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W. B. Yeats's A VisionExplications and Contexts$
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Neil Mann, Matthew Gibson, and Claire Nally

Print publication date: 2012

Print ISBN-13: 9780983533924

Published to Liverpool Scholarship Online: September 2015

DOI: 10.5949/liverpool/9780983533924.001.0001

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date: 22 February 2017

“Everywhere that antinomy of the One and the Many”

“Everywhere that antinomy of the One and the Many”

The Foundations of A Vision

Chapter:
(p.1) “Everywhere that antinomy of the One and the Many”
Source:
W. B. Yeats's A Vision
Author(s):

Neil Mann

Publisher:
Liverpool University Press
DOI:10.5949/liverpool/9780983533924.003.0001

This essay examines the concepts that lie at the foundation of the Yeatses’ system in A Vision, many of which are unspoken or dealt with all too briefly. These partially hidden ideas inform much of Yeats’s later poetry and drama more than A Vision’s explicit details. The essay considers the system’s inherent idealism, based in spiritual community, the opposition of unity and multiplicity, and in particular the dualism that permeates almost every aspect of W. B. Yeats’s formulation. The fundamental antinomy of an individuating lunar or antithetical force and a unifying solar or primary force also embraces the reincarnation of the individual soul and its timeless archetype or Daimon, incarnate life centered on experience and existence between lives centered on absorbing and understanding this experience, and the greater cycles of history. The whole dynamic is summarized in the symbol of the twenty-eight phases of the moon, a vivid formulation that almost overwhelms the others. The interplay of the antinomy is central to Yeats’s later work.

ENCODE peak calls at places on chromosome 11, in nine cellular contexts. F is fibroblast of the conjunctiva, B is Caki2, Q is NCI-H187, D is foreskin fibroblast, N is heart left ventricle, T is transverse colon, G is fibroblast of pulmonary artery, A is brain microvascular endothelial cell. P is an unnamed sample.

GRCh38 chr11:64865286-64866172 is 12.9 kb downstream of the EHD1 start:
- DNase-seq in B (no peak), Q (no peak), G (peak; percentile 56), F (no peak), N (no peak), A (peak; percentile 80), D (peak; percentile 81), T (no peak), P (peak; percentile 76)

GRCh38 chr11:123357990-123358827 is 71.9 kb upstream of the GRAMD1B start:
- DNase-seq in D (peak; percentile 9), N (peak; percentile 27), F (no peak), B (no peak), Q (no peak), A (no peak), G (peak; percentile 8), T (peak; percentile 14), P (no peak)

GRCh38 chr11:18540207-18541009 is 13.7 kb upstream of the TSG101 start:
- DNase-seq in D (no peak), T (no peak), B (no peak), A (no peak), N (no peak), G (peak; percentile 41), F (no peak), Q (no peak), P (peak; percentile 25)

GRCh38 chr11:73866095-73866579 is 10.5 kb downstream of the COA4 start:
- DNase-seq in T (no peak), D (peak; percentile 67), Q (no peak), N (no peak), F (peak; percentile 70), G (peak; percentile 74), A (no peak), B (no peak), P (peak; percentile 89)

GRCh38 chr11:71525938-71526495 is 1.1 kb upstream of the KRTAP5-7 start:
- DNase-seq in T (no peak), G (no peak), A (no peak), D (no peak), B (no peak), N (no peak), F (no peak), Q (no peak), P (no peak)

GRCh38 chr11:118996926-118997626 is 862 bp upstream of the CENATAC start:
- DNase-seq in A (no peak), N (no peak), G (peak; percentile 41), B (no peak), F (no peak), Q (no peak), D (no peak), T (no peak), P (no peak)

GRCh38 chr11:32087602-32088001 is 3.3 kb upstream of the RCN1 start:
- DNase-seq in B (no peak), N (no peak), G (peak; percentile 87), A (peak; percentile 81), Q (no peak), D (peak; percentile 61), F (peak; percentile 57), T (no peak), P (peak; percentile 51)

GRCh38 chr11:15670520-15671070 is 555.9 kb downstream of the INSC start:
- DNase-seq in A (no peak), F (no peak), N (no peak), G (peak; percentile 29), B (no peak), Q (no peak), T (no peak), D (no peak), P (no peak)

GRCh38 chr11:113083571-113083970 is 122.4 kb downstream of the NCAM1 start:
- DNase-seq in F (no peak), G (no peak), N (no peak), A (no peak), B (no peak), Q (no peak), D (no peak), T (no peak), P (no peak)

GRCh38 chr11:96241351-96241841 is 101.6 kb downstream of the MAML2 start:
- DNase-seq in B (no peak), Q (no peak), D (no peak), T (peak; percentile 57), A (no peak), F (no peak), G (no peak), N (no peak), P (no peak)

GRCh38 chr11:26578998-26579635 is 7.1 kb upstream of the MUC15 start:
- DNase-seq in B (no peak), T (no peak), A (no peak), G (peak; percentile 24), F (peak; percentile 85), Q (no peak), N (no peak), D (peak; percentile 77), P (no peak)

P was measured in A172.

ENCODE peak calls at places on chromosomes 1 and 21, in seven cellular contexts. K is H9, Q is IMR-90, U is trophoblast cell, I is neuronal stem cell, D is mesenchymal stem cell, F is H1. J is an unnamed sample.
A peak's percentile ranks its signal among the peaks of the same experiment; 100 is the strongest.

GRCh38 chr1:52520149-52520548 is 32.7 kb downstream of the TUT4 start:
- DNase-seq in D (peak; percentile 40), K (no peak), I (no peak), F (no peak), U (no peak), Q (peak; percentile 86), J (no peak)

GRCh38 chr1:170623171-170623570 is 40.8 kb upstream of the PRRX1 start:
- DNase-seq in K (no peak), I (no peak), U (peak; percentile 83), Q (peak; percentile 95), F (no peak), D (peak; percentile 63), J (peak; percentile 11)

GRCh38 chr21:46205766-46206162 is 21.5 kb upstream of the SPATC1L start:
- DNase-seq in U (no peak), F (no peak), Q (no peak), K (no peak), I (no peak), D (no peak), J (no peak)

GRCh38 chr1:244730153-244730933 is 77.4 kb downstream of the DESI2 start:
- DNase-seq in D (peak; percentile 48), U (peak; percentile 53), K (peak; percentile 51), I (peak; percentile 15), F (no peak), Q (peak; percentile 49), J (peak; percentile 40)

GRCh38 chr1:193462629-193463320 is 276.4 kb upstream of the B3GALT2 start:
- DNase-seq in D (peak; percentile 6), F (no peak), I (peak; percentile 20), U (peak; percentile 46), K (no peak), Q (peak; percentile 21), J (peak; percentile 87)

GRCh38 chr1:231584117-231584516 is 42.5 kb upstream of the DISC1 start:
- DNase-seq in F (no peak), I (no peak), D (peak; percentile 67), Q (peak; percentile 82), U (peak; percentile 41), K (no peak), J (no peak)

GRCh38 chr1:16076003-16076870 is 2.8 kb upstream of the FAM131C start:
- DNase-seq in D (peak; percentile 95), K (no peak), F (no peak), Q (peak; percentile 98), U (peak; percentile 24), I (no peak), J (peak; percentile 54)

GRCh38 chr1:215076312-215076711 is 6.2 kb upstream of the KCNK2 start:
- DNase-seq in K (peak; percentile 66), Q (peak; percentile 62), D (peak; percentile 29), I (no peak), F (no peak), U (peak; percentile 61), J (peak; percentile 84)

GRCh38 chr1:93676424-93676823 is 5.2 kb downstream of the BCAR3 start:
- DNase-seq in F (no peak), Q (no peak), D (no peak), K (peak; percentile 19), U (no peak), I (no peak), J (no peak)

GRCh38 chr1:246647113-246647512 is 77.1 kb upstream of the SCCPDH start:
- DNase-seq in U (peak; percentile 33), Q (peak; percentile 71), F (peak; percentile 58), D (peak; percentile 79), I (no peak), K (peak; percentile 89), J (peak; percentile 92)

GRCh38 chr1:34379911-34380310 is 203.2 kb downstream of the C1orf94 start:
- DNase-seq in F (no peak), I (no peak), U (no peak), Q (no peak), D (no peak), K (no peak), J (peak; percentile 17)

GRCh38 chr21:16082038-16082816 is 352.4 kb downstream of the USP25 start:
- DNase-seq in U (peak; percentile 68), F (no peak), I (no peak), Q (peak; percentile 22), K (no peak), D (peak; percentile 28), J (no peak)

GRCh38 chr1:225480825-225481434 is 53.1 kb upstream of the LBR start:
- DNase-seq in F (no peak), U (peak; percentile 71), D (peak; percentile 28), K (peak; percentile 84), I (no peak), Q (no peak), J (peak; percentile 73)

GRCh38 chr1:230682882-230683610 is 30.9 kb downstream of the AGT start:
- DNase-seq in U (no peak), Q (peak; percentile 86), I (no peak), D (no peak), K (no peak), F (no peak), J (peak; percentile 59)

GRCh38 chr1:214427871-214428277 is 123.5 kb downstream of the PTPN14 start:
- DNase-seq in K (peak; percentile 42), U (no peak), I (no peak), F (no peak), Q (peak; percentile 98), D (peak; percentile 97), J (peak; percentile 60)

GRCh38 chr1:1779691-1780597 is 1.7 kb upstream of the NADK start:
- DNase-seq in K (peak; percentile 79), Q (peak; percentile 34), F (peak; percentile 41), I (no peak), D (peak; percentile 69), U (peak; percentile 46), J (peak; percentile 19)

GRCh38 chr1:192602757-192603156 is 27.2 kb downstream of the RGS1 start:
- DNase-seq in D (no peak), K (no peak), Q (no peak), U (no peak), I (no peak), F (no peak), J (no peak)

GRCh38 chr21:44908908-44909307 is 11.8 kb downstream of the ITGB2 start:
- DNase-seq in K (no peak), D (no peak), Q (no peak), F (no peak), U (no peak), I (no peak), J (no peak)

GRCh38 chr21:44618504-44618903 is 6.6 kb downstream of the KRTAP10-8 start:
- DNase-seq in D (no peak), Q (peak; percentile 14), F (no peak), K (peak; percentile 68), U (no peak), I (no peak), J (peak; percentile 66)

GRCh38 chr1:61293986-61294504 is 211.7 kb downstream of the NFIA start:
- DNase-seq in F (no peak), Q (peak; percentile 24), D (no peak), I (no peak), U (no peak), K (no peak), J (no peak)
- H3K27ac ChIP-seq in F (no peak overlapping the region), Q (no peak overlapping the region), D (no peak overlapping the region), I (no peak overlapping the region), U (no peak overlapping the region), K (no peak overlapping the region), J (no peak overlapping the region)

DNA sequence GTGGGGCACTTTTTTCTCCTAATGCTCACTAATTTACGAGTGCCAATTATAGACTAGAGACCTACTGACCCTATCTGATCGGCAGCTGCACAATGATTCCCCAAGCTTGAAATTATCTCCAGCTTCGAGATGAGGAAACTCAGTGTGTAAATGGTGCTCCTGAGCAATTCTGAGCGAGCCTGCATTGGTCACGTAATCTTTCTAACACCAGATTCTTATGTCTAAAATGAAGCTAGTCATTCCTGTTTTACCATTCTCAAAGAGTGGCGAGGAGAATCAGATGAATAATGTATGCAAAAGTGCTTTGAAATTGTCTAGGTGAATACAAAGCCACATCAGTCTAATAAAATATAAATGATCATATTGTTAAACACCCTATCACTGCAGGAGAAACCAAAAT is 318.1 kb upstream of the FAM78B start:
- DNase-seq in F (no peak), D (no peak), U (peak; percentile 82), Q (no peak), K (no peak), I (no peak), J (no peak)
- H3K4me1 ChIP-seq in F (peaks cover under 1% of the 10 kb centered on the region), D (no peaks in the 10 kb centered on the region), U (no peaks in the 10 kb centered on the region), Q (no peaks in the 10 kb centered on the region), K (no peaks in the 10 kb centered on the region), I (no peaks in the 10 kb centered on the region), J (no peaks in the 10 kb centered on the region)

Keywords:   antinomy, hidden ideas, idealism, dualism, A Vision, daimon, phases of the moon, reincarnation, W B Yeats

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